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Showing results for tags '8-24mm'.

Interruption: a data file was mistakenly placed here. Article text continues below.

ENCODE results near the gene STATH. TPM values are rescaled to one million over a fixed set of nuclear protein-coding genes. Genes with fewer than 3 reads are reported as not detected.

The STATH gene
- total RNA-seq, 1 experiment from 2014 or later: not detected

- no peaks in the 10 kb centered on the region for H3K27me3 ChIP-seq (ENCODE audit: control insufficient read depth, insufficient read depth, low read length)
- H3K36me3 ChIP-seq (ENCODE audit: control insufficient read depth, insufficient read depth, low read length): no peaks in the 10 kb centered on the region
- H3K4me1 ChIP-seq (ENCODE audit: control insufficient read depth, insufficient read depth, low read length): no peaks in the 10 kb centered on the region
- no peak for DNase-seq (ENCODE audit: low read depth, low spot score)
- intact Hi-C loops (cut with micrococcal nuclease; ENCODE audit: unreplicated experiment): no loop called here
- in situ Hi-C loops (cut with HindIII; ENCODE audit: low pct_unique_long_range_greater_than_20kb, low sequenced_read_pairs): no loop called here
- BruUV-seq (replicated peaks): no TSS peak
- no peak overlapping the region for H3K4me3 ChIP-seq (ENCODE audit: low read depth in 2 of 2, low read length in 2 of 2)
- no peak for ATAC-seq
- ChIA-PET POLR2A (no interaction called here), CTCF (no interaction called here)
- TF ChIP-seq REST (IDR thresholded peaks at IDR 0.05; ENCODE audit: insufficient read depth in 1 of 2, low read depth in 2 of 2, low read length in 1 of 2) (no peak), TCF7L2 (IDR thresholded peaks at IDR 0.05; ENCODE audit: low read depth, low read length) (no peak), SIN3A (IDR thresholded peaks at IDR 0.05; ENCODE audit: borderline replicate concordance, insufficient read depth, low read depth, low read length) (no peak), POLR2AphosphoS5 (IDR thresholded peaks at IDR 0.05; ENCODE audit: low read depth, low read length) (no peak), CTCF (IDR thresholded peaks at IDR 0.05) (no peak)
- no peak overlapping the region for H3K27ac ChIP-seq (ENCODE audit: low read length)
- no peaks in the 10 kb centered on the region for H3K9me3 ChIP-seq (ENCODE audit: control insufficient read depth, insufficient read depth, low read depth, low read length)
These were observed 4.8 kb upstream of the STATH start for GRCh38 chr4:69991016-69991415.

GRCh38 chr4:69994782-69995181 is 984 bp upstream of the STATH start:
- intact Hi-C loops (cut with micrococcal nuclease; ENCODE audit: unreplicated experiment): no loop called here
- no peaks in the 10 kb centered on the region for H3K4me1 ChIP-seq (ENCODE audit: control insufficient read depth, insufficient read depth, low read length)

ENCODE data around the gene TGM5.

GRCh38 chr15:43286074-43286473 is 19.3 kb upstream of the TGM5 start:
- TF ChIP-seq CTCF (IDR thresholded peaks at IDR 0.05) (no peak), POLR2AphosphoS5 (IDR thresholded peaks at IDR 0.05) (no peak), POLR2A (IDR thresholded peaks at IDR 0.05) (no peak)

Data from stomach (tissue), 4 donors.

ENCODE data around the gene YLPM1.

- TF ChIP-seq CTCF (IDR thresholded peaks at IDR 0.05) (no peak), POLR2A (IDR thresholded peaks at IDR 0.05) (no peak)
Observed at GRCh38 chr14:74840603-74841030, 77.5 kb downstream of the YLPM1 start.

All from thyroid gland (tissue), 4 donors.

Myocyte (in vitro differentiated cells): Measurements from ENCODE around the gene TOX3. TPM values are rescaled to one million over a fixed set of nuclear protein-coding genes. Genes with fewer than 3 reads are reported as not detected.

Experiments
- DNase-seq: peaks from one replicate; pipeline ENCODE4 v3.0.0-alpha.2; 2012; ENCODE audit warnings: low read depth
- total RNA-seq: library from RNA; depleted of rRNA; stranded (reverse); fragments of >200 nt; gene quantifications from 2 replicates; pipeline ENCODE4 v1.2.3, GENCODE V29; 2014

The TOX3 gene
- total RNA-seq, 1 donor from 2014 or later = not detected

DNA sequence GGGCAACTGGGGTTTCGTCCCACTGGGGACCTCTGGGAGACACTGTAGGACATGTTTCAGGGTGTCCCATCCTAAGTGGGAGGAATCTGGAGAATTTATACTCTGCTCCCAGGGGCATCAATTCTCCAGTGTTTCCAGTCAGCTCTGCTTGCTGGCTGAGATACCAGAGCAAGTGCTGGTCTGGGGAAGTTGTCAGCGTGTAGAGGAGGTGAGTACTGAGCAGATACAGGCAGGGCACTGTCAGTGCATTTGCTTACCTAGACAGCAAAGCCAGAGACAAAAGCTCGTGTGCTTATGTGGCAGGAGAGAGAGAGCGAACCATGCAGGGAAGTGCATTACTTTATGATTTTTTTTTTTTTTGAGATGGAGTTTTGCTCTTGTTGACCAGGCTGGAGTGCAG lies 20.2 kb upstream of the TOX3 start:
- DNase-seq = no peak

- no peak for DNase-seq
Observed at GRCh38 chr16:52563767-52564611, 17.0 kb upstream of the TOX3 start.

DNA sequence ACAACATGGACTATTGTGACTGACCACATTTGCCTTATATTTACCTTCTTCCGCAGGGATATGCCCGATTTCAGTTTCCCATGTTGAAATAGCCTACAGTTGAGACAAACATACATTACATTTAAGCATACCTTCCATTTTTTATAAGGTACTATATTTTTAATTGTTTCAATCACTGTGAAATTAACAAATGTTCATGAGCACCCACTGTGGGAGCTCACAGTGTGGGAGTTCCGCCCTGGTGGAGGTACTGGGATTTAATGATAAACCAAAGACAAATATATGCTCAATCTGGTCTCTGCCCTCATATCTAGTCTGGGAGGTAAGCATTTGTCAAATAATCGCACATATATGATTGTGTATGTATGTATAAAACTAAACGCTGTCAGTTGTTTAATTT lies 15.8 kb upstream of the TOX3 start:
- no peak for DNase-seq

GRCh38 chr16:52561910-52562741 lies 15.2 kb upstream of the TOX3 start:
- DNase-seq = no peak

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This is a 8-28mm zoom eyepiece, 1.25" fit, branded as "Starguider" and sold by "Sky's the Limit". The claimed spec includes fully coated lenses, FOV 40-60 degrees (24-8), eye relief 18-15mm (24-8), internal blackening, and a T42 thread under the eyecup rubber. The suppliers claim that it is the same as the Sky-watcher and Celestron ones which it physically resembles. It also resembles the Seben 8-24mm zoom. The price was £42 + postage, which would be cheap even for a decent fixed eyepiece. The eyepiece comes in a truncated cone shaped protective case and looks well finished. However It had an internal rattle sounding as though a lens was not clamped down tight. The zoom sleeve was very stiff to turn but freed up a bit in daytime use. A daytime test in the 102mm Startravel revealed that the eyepiece worked and that the 40 deg field did not feel obnoxiously small. I was able to try the eyepiece on the night sky the same evening in the C8 SE Nexstar. Conditions: urban sky with moonlight, poor seeing. I used the eyepiece in a double star hunt with the following conclusions: Optically it seemed to work as well as my 8mm Celestron X-Cel (old model), and 10mm Baader Classic Ortho. Mechanically, I found that the stiff zoom action was a nuisance as it was hard to know if I was twisting hard in the right direction, and I had at times to shine a red light on the zoom scale, or grip the body to stop it rotating. The 6/8SE mount has some backlash, and does not take kindly to heavy-handedness at the eyepiece end, resulting in the desired object disappearing from the FOV. The eyepiece required re-focusing after a change in zoom level, which I found to be a nuisance especially when going to higher power. In the C8 SE the actual field of the zoom at 24mm is not wide enough to guarantee finding objects by GoTo in random parts of the sky, (even when I remembered to set the zoom to 24mm) so I had to use the 25mm kit Plossl for locating and then swap in the zoom eyepiece. At one point I found I was twisting hard in an effort to zoom the Celestron X-Cel, which has (in the dark) a similar look and feel and weight. This did not go well. I split several faint double stars at around 3" separation. This isn't a severe test, of course. I also looked at the Epsilon Lyrae double-double near the zenith, which was easily split (as it ought to be) at 8mm (250x) with the stars well separated and showing signs of an Airy disc and diffraction rings. In summary, the stiff zoom action was a nuisance, and the need to refocus after zooming was disappointing. Both reduce the attractiveness of this device vs separate (possibly parfocal)eyepieces. I would be interested to hear if owners of similar pattern 8-24 zoom eyepieces had the same issues. http://www.ebay.co.uk/itm/Starguider-8-24mm-1-25-Zoom-Telescope-Eyepiece-/162523741115?hash=item25d72b7bbb:g:AOUAAOSw5cRZIVNn